All religions are equally sublime to the ignorant, useful to the politician, and ridiculous to the philosopher. — Lucretius

Stephen of Philadelphia - James Otis




Dining in State

At noon Jethro and I were summoned to a dinner in the great cabin, where we sat at the table with the governor and all the other members of the company,

and while there was food of dainty kinds and in great abundance, I did not have as much pleasure in the eating as many a time in my own home when we had no more than the ordinary fare.

[Illustration] from Stephen of Philadelphia by James Otis

It was no fault of any person that I failed in getting as much of enjoyment as should have been my portion, but my own fear lest I might fail in behaving as was seemly. Never before had I partaken of a meal with people of such quality as were gathered in the great cabin of the Good lhill, and I was on nettles every moment, thinking I might ignorantly do this or that which would bring reproach upon my parents.

I was in good truth heartily glad when the governor rose from the table, thus giving permission to us, and I scrambled on deck as soon as it was possible to leave the cabin without seeming to run away, there to turn over and over in my mind all I had done during the dinner, striving to make out if I had behaved properly.

Jethro, who had had no such misgivings, laughed at me for a simple when I told him what was in my mind, declaring that I had come off with credit to myself; but this assurance did not tend to make me feel more comfortable, because of my being uncertain as to whether or not he was a fit judge.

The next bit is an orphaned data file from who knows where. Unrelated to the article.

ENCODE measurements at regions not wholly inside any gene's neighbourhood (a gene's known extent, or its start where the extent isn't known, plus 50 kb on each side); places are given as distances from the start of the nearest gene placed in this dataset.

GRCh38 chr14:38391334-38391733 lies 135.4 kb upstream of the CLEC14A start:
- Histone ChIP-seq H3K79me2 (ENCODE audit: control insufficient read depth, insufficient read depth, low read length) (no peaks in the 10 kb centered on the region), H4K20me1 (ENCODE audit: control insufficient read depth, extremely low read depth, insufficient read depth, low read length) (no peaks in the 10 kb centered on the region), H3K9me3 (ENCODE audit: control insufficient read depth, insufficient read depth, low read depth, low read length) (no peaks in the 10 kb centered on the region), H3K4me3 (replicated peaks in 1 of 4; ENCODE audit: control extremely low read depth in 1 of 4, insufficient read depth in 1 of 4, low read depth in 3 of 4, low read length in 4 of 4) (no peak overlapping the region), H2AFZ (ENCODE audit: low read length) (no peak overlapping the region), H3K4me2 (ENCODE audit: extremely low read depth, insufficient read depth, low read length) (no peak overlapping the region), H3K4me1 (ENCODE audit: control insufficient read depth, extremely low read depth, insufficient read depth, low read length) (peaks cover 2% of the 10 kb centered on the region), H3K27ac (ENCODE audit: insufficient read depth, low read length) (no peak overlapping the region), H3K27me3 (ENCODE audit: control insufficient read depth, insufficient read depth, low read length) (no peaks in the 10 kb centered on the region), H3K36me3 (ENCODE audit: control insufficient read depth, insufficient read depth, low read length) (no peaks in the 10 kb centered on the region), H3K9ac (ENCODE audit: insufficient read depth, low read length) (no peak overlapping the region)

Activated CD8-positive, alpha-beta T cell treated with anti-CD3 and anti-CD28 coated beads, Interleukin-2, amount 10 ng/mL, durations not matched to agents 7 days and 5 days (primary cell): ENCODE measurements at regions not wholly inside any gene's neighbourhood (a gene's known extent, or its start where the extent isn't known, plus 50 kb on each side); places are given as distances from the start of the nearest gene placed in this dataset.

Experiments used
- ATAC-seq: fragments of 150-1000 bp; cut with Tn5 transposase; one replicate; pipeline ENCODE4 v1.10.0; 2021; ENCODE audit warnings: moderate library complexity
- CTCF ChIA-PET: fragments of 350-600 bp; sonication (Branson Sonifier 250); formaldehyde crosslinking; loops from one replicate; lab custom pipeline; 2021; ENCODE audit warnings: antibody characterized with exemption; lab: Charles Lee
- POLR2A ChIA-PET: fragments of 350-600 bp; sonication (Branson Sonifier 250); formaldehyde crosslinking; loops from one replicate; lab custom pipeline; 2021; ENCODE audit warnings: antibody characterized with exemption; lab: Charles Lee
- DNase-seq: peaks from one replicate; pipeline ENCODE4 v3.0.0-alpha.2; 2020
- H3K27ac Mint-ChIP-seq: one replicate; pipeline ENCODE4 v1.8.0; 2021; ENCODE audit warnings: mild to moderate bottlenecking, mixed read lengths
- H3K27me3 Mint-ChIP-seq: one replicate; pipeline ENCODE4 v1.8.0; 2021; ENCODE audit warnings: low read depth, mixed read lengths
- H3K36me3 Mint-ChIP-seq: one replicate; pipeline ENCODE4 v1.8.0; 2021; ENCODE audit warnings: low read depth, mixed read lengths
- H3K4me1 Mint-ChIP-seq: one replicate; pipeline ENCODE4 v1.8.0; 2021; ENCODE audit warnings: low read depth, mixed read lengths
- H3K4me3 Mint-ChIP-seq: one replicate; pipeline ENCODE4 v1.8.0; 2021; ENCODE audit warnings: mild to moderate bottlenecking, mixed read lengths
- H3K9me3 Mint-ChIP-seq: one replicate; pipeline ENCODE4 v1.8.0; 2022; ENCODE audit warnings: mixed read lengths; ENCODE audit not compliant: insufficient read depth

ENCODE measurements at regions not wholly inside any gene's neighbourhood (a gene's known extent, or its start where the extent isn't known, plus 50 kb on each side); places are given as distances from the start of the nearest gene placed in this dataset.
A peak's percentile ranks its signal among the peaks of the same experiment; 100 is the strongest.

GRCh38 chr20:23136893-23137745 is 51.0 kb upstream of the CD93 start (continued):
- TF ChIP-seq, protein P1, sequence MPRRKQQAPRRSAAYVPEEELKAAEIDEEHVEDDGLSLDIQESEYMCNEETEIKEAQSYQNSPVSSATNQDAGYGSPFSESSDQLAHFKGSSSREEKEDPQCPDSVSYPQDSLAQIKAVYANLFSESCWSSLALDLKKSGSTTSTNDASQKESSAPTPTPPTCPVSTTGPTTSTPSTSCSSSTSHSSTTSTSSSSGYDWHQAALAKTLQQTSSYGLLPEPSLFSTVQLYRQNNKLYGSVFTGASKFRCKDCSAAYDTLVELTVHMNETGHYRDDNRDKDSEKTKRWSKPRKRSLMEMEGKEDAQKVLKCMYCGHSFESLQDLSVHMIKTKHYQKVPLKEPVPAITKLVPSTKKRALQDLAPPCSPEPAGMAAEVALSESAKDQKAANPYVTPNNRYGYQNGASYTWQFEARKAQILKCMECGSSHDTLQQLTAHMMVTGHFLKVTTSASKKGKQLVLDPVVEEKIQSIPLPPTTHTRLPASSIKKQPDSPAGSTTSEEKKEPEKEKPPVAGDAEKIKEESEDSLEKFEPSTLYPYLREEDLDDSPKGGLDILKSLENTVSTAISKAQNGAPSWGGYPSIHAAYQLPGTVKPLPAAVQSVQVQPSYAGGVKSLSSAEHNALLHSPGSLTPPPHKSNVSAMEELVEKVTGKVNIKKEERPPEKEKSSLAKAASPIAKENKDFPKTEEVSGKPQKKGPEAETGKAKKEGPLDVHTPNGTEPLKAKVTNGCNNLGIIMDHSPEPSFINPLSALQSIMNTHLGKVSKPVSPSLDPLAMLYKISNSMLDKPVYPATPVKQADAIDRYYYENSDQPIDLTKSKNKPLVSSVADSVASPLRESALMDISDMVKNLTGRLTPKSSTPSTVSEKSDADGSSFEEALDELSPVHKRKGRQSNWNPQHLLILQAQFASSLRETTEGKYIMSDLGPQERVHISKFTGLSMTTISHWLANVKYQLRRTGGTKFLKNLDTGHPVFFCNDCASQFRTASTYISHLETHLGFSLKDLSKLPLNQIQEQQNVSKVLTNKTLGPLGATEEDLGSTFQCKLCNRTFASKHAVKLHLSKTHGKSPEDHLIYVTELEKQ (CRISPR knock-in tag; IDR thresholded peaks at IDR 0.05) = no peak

Contents

Front Matter
Review

The Name of My City
My Own Name
Why We Went to London
Bound for America
On Board Ship
Unknown Country
The End of the Voyage
Going Ashore
Our First Shelter
A Tedious Task
Our Cave Home Completed
How We Kept House
Savages Come to Town
What the Savages Wore
Game in Plenty
Sea Food
News of the Factor
Arrival of the Amity
Going to Meet the Factor
A Tiresome Journey
Meeting Old Friends
Roasting Turkeys
Turning an Honest Penny
A Place for the City
Building the City
A Bear Hunt
The New Home
Penn's Care for Colonists
The First Baby
How the Indians Live
Indian Utensils and Tools
Canoes of Bark
Making Wampum
The Beehive Huts
Finishing the Cure
Starting a Fire
Cooking Indian Corn
News of Penn's Arrival
Our Humble Preparations
The Welcome to Penn
A Day of Festivities
Penn Joins in the Sports
More Serious Business
What a Bake Oven Is
Baking in the New Oven
Penn Plans to Buy Land
Penn and the Indians
The Price Paid for Land
Gratitude of the Indians
Trapping Wild Turkeys
New Arrivals
Government by the People
The Promise of a School
Dock Creek Bridge
The Nail Business
Buying Iron in New York
No Merrymaking after Dark
Busy Days
Enoch Flower's School
End of Our School Days
Settlement of Germantown
New Laws in Our Own Town
A Division of Opinion
A Matter of History
Boundary Lines
The Governor's Following
A Proud Departure
The Settlement of Chester
Dining in State
Anchored off New Castle
An Uncomfortable Night
A Dull Journey
In Lord Baltimore's City
A Splendid Home
A Question of Duty
Amy of Maryland
The Shops of Maryland
The Result of the Visit
Philadelphia Progresses
Penn Goes Back to London